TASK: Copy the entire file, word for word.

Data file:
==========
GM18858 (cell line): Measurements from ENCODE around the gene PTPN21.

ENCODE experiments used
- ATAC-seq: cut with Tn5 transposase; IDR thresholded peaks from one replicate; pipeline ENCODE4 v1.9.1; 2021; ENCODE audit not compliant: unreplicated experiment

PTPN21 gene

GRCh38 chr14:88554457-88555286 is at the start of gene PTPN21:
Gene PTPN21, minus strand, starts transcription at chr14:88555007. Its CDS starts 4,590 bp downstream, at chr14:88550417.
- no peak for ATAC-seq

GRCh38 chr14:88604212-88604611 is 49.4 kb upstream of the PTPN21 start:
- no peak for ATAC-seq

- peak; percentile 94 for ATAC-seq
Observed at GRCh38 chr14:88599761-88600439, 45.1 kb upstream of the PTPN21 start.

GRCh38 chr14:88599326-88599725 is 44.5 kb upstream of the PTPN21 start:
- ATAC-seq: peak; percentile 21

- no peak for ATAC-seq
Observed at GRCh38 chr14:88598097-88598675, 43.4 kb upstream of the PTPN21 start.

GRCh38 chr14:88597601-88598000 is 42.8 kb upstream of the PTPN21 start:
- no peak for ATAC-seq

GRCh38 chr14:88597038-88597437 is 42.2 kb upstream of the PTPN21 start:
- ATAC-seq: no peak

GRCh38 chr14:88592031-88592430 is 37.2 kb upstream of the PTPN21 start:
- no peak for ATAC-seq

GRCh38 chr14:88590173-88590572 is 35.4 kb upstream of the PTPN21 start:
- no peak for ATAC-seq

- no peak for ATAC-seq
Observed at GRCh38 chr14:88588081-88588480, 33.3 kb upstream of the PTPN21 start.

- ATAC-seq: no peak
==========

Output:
GM18858 (cell line): Measurements from ENCODE around the gene PTPN21.

ENCODE experiments used
- ATAC-seq: cut with Tn5 transposase; IDR thresholded peaks from one replicate; pipeline ENCODE4 v1.9.1; 2021; ENCODE audit not compliant: unreplicated experiment

PTPN21 gene

GRCh38 chr14:88554457-88555286 is at the start of gene PTPN21:
Gene PTPN21, minus strand, starts transcription at chr14:88555007. Its CDS starts 4,590 bp downstream, at chr14:88550417.
- no peak for ATAC-seq

GRCh38 chr14:88604212-88604611 is 49.4 kb upstream of the PTPN21 start:
- no peak for ATAC-seq

- peak; percentile 94 for ATAC-seq
Observed at GRCh38 chr14:88599761-88600439, 45.1 kb upstream of the PTPN21 start.

GRCh38 chr14:88599326-88599725 is 44.5 kb upstream of the PTPN21 start:
- ATAC-seq: peak; percentile 21

- no peak for ATAC-seq
Observed at GRCh38 chr14:88598097-88598675, 43.4 kb upstream of the PTPN21 start.

GRCh38 chr14:88597601-88598000 is 42.8 kb upstream of the PTPN21 start:
- no peak for ATAC-seq

GRCh38 chr14:88597038-88597437 is 42.2 kb upstream of the PTPN21 start:
- ATAC-seq: no peak

GRCh38 chr14:88592031-88592430 is 37.2 kb upstream of the PTPN21 start:
- no peak for ATAC-seq

GRCh38 chr14:88590173-88590572 is 35.4 kb upstream of the PTPN21 start:
- no peak for ATAC-seq

- no peak for ATAC-seq
Observed at GRCh38 chr14:88588081-88588480, 33.3 kb upstream of the PTPN21 start.

- ATAC-seq: no peak